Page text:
Some people may say that these books are not examples of metaphysical thought, but they are. Metaphysics grapples with the nature of reality and the Executioner books undertake an examination of the essentially violent nature of nature.
In the first appearance in the series, Bolan was already aware that he lived in a violent universe. In Book One, War Against the Mafia, page 166, –a quotation in Bolan’s journal, his diary–“Life is a competition, and I am a competitor. I have the tools and the skills, and I must accept the responsibilities. I will fight the battle, spill the blood, smear myself with it, and stand at the bar of judgment to be crushed and chewed and ingested by those I serve. It is the way of the world. It is the ultimate disposition.”
Does that sound like Bolan the metaphysician? Not really. It’s Bolan the killer, the Executioner. His metaphysics are an out-picturing of the universal ethic as this character vaguely understands it.
You know the first spark of life to move across this planet was a violent entity, predatory, perpetuating itself through a predacious assault upon its environment. Bolan reflects this when he says: I am alive tonight because of violence loose upon the earth. Each breath I take is paid for by crushed and digested once-living things. Violence is the way of the world because competition is the way of life-perpetuation. Without violence there can be no competition, and without competition there can be no life. Something dies for every instant that something else lives.
Now Bolan, in that, was not referring to human violence per se, but as violence as an essential element of the reality of life. He’s recognized this–and it is a metaphysical idea. But this understanding doesn’t result in a cynical attitude toward life for Bolan as it has done for many others. Quite the opposite. Bolan views the violence of nature as a tool of the universe, a very useful and constructive tool when applied through human consciousness toward the attainment of noble goals. But he takes the Friedrich Nietzsche concept in Book One Front Piece–“You say that a good cause will even sanctify war! I tell you, it is the good war that sanctifies every cause!”
Now, obviously, Bolan has a good cause. Just the same, he isn’t using this shield of good to justify his actions. The cause is already well established. Most people will agree that organized crime is an evil that the world can do without. The problem has been that no one seems strongly enough motivated to put their hands where their conscience is. Bolan is saying, in effect: Now look, I offer up my life to oppose this crime against humanity. In this Nietzsche-ian idea, Bolan says let my blood and my dedication serve as an example to all good people who are sitting by and tolerating these injustices, let my impossible war sanctify this good cause. Not justify it, but sanctify it.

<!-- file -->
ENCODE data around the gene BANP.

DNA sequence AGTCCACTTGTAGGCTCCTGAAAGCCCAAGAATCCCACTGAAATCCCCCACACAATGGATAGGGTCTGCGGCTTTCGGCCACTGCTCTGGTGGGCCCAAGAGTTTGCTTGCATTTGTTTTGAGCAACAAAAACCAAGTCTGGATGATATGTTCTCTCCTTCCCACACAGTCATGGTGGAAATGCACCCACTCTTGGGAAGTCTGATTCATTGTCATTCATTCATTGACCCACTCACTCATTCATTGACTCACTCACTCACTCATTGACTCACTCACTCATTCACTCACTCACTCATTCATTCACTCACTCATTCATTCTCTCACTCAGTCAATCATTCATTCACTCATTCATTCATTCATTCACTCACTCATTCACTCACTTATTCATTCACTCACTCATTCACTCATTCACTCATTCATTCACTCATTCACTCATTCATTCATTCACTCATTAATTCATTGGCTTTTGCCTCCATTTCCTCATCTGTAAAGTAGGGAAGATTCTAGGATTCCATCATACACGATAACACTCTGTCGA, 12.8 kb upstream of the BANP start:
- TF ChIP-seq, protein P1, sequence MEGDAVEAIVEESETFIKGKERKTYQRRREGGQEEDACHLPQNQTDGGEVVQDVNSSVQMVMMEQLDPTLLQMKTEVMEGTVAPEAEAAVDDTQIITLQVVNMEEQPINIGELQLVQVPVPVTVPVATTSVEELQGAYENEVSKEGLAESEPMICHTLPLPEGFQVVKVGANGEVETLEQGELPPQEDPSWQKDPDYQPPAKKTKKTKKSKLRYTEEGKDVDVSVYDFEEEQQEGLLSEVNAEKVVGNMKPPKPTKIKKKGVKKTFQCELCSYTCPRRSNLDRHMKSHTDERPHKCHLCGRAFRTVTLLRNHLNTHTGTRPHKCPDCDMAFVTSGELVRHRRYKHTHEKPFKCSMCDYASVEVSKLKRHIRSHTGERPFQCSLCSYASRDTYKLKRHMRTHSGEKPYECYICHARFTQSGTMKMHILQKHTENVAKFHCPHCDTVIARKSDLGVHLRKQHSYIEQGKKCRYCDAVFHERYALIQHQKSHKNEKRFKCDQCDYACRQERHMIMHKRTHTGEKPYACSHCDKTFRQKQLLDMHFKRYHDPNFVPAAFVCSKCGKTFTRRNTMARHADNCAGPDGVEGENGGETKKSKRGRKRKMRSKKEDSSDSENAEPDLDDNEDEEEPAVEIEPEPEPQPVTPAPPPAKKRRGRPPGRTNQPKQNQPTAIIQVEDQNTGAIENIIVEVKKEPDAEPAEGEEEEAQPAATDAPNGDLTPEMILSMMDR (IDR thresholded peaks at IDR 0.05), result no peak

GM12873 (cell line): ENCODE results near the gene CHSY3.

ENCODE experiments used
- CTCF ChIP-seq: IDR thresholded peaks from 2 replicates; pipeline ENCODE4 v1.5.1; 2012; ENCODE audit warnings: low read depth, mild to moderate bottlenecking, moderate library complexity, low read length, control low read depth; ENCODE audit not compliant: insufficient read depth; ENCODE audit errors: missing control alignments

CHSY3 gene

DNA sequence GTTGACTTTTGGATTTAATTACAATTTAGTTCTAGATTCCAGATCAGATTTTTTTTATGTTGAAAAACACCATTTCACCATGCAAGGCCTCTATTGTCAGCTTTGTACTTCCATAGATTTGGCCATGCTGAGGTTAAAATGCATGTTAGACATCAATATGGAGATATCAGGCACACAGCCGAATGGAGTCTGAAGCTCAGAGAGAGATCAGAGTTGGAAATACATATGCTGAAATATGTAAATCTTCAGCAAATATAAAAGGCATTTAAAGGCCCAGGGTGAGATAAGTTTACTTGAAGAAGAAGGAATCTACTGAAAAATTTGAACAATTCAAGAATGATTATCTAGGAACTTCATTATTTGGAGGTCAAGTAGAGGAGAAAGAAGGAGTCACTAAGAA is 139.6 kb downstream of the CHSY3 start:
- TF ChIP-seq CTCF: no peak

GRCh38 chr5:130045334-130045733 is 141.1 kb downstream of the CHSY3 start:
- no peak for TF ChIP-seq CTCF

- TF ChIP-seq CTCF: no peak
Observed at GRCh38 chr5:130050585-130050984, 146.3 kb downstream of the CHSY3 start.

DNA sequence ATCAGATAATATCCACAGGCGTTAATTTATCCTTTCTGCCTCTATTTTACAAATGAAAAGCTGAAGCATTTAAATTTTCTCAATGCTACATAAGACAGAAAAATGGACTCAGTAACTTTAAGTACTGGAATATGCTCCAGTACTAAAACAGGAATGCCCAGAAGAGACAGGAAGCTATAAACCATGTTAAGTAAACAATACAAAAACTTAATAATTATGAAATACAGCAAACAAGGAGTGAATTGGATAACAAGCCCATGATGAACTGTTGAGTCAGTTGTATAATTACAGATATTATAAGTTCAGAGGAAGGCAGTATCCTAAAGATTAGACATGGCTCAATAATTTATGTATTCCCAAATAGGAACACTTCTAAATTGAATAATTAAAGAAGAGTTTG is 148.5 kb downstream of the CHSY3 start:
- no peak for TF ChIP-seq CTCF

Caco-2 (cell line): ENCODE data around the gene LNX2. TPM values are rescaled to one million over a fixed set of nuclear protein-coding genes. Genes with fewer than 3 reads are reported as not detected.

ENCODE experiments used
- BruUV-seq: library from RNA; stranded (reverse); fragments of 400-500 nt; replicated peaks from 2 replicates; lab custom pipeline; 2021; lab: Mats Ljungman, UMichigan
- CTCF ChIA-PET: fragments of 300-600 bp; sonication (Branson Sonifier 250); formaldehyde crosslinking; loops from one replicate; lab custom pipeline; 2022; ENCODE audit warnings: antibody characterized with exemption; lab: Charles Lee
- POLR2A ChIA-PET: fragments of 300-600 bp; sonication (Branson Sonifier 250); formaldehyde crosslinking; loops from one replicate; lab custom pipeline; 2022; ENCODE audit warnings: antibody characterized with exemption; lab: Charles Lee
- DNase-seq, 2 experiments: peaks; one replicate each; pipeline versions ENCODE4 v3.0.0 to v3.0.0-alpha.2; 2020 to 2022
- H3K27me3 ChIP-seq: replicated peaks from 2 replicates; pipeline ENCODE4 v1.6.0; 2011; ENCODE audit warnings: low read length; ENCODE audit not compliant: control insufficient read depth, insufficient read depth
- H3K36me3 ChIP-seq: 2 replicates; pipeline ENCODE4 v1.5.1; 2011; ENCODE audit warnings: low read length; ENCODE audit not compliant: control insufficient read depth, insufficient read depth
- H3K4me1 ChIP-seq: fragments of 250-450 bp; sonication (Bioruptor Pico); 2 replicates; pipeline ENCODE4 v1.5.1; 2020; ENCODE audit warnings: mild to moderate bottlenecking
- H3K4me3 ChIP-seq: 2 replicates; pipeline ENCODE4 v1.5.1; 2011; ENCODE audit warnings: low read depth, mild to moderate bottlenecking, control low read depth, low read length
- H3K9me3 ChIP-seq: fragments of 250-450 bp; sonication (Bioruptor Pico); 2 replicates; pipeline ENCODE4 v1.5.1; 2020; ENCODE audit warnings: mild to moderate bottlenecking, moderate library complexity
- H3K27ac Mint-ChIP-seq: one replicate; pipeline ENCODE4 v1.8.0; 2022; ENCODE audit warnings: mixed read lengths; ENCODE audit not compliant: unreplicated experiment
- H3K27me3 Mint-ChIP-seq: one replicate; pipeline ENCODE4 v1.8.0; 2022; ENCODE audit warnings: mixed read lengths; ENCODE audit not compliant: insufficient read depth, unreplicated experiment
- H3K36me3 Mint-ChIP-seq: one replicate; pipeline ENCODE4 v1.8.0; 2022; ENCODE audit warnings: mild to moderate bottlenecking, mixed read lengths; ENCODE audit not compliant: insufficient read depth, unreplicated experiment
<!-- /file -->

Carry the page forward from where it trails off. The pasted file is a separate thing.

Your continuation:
So, no, Bolan is no cynic. In Book Five, Continental Contract he says, “It isn’t enough to simply believe in something. To be truly alive you have to be ready to die for something. Harder still, there are times when you have to be willing to kill for something. I am both ready to die and willing to kill.”
Now the key phrase to that chain of thought is: to be truly alive. Is this metaphysics of a killer? Well, I think so. Another man said it this way once: If you will truly live, then you must be born again. Well, Bolan is reborn. He is reborn with every beat of his heart and he came to this understanding in Book Four, Miami Massacre via the prose of the girl who befriended him and actually died for him. She wrote him: “The world dies ‘twixt every heartbeat, and is born again in each new perception of the mind. For each of us, the order of life is to perceive and parish and perceive again, and who can say which is which–for every human experience builds a new world in its own image–and death itself is but an unusual perception. Live large that you may experience large and thus, hopefully, die large.”
In the original edition of Book One, War Against the Mafia, we also carried two quotations in its Front Piece that have been dropped from the newer editions. These were by Thomas Carlyle–“The courage we desire and prize is not the courage to die decently, but to live manfully.”–and from Elbert Hubbard, “God will not look you over for medals, degrees or diplomas, but for scars.”
I don’t know why these were dropped in the later editions unless some editor thought I was over taxing the page or the mind of the reader, because these two quotations give more of the philosophical overview of the character than the one remaining.
I relay on these little front pieces to set the tone for the book that’s going to follow. In a sense these are the theme pieces and usually this theme is no where else stated in such precise language, although it is certainly present in every movement of the story from the first page to the last.
So, as for the metaphysics of an Executioner, Bolan’s own reading of himself is hung out there in that first book for all to see, who wish to see: “I am not their judge. I am their judgement. I am their executioner.”
This is a rather concise statement of a rather broad metaphysical idea. It is karmic law in action with Bolan as the instrument of that law. He evades “judge not that ye be judged,” “vengeance is mine saith the Lord”–and so forth, by a simple elevation of the law. He, himself, is the violent judgment of a violent universe, the tool of the balancing forces of nature, the cataclysmic answer to the cancer cells of human destiny. Sure, Mack Bolan’s character is his fate and that is a strong metaphysical idea.
As I mentioned in Part One:
© Copyright Don Pendleton, Linda Pendleton.